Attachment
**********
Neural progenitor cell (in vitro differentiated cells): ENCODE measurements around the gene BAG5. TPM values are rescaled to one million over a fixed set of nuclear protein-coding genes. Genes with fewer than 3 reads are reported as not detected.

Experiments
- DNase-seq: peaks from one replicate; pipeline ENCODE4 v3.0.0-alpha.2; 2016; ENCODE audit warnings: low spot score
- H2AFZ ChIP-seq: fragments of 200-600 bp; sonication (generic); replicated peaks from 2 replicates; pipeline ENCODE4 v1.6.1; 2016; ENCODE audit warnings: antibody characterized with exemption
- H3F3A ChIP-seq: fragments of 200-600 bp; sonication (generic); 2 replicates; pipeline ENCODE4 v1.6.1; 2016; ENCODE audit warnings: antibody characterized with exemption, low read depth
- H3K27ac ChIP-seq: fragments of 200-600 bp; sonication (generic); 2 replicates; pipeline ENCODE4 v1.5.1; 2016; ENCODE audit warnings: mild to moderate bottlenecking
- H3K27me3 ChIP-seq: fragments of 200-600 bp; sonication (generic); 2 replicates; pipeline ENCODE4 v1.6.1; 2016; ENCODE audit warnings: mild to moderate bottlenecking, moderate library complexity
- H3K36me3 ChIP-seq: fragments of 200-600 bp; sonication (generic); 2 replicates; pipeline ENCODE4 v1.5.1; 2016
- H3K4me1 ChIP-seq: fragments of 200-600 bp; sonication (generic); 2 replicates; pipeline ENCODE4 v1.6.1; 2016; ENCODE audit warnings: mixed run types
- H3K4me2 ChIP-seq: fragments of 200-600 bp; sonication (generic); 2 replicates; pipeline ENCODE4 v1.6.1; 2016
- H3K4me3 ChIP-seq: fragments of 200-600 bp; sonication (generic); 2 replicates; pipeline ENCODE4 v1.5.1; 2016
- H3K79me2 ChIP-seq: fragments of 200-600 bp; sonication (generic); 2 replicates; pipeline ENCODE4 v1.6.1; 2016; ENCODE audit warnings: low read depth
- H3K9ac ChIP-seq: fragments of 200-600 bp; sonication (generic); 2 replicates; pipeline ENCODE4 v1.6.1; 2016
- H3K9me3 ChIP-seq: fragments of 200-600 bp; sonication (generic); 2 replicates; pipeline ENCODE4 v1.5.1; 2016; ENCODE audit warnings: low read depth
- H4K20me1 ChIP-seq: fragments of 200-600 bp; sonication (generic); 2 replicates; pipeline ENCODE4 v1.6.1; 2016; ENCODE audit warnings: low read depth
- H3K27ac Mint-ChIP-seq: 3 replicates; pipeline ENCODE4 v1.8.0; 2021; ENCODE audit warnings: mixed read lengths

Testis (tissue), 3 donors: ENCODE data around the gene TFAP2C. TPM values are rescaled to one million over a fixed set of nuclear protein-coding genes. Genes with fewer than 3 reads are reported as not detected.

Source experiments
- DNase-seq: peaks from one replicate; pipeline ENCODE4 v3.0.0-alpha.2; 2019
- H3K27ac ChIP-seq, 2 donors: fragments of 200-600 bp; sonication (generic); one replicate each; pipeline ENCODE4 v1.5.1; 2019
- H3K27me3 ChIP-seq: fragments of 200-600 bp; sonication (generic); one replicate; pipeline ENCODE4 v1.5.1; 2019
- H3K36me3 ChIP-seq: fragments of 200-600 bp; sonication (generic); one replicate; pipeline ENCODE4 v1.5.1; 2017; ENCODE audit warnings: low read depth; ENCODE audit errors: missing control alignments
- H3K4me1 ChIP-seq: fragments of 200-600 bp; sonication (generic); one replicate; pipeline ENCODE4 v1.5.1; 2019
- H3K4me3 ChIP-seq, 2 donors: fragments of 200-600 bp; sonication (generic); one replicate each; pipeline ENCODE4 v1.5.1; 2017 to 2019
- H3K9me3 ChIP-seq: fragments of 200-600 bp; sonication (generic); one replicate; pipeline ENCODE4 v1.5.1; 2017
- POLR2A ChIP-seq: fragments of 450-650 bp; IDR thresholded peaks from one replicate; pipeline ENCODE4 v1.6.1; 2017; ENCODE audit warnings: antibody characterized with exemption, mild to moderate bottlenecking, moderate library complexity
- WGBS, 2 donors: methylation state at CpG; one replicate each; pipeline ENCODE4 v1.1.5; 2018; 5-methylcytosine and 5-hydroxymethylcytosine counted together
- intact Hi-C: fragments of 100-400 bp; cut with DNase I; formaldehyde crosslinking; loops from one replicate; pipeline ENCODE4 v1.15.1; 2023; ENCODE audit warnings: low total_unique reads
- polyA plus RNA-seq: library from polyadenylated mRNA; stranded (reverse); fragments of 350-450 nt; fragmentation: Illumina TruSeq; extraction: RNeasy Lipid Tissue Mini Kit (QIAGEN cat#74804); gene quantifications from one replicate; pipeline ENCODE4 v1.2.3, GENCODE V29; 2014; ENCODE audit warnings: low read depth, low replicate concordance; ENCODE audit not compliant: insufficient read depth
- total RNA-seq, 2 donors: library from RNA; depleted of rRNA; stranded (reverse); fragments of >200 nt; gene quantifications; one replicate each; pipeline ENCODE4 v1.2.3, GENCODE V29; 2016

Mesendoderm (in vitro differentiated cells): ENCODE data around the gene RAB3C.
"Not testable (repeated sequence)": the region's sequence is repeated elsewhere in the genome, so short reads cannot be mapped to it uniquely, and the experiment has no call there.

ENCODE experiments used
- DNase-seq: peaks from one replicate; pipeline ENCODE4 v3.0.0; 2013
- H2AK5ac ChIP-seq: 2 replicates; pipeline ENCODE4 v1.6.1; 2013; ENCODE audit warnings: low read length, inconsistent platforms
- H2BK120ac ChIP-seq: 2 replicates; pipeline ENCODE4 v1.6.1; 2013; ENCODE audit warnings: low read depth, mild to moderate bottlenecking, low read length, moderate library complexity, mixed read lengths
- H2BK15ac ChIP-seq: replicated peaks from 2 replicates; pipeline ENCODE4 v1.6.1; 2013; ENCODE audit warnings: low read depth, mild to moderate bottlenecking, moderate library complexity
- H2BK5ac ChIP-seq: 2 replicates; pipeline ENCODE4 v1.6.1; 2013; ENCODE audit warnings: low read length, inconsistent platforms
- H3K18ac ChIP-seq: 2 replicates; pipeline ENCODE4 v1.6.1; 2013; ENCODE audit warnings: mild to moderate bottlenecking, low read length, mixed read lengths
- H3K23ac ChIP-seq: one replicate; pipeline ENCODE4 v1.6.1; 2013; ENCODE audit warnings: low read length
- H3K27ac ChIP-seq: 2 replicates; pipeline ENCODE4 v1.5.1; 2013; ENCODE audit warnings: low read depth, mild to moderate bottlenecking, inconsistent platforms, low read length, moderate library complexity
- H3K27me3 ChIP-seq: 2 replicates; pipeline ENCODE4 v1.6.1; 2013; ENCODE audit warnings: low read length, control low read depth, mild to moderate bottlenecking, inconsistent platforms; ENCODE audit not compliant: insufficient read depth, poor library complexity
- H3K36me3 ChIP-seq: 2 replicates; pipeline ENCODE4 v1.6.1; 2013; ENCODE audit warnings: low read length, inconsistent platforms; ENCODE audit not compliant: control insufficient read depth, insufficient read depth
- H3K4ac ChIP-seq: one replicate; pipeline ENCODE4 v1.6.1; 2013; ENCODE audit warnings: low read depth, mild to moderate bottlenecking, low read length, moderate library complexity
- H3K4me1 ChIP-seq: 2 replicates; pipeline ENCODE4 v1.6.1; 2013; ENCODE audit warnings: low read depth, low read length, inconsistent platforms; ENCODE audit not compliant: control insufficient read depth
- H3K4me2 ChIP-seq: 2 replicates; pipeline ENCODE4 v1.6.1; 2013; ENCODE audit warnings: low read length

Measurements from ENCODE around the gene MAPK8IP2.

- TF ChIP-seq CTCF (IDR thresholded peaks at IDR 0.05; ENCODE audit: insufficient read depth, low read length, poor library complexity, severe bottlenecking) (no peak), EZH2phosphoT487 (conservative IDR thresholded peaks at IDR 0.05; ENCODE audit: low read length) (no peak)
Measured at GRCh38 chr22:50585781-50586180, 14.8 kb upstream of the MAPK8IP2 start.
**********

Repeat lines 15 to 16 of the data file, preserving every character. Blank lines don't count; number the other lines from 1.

- H4K20me1 ChIP-seq: fragments of 200-600 bp; sonication (generic); 2 replicates; pipeline ENCODE4 v1.6.1; 2016; ENCODE audit warnings: low read depth
- H3K27ac Mint-ChIP-seq: 3 replicates; pipeline ENCODE4 v1.8.0; 2021; ENCODE audit warnings: mixed read lengths